If you don't want to use the passive voice, the sentence needs rewritten:
Some use servir to translate to be helpful

I opted to keep the phrase in the passive voice, but shortened the 'passive voice verb + infinitive' construct. I did this because it would be used more people. It is OK to use either translation, however.
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Old April 29, 2008, 01:59 PM
Alfonso Alfonso is offline
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Sorry, Rusty, if I seem to be inquisitive. This may be because I read attentively what you write.
Quote:
Originally Posted by Rusty View Post
I believe you may have had "se usa para traducir" in mind. The verb 'uses' is an incomplete translation of 'se usa'. It usually appears in the passive voice:
servir is used to translate to be helpful
If you don't want to use the passive voice, the sentence needs rewritten:

Some use servir to translate to be helpful
Actually, I had soler in mind, which very often translates to use*:
  • I use to go to the cinema.
  • Suelo ir al cine.
* Notice I used this structure: X translates Y to check, again, if I can use it this way, as in Spanish, in a formal or technichal language, you could say el verbo soler traduce to use, where the person who makes the translation doesn't appear.

Thanks a lot for your help!
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  #20  
Old April 29, 2008, 04:10 PM
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Quote:
Originally Posted by Alfonso View Post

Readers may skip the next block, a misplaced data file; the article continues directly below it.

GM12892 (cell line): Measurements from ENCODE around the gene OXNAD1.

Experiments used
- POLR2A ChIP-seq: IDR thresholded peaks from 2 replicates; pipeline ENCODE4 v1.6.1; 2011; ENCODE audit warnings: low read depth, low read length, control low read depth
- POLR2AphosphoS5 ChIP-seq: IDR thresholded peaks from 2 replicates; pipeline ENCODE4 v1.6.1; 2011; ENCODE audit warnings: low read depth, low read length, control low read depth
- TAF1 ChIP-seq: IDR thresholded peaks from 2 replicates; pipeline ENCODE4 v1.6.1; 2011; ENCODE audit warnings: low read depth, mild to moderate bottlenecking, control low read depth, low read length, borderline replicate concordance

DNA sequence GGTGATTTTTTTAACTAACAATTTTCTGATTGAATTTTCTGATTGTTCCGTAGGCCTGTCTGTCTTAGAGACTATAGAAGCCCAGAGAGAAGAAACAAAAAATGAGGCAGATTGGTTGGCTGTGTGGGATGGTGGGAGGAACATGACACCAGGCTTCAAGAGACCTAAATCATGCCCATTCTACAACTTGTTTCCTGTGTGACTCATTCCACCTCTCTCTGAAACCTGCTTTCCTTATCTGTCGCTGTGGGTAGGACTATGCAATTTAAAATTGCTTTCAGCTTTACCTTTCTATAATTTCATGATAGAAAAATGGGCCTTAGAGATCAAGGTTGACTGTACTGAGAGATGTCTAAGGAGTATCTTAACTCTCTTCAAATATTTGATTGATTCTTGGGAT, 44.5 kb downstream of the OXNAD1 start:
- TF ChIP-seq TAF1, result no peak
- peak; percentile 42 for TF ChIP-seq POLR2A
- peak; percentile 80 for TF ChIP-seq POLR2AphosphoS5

... Actually, I had soler in mind, which very often translates to use*:
  • I use to go to the cinema.
  • Suelo ir al cine.
* Notice I used this structure: X translates Y to check, again, if I can use it this way, as in Spanish, in a formal or technichal language, you could say el verbo soler traduce to use, where the person who makes the translation doesn't appear.
Soler, in the present tense, means to be in the habit of. We seldom say it that way, however. La traducción más común es el verbo principal más usually:
Suelo ir al cine.
I usually go to the theater. (I am in the habit of going to the theater.)

So, the translation of:
Se suele traducir servir por to be helpful
is:
Servir is usually translated to be helpful

If the subject is known, the translation would be:
I usually translate servir as/to to be helpful.

Instead of saying 'as' or 'to' in the sentence above, we can pause slightly after the word servir. I mention this because it is very common to follow 'translate' with 'to' or 'as.'

If you want to say 'servir traduce to be helpful' in English, you say either:
servir is translated (as) to be helpful
or:
servir translates (as) to be helpful


In the past tense, soler is translated to be accustomed to. But, we seldom say it that way. Solemos decir (we usually say) used to:
Solía ir al cine.
I used to go to the theater.
(I was accustomed to going to the theater. -or- I was in the habit of going ...)

Another way to express 'used to' is would and the present tense verb:
We would stroll along the beach on Saturdays.
Solíamos dar un paseo por la playa los sábados.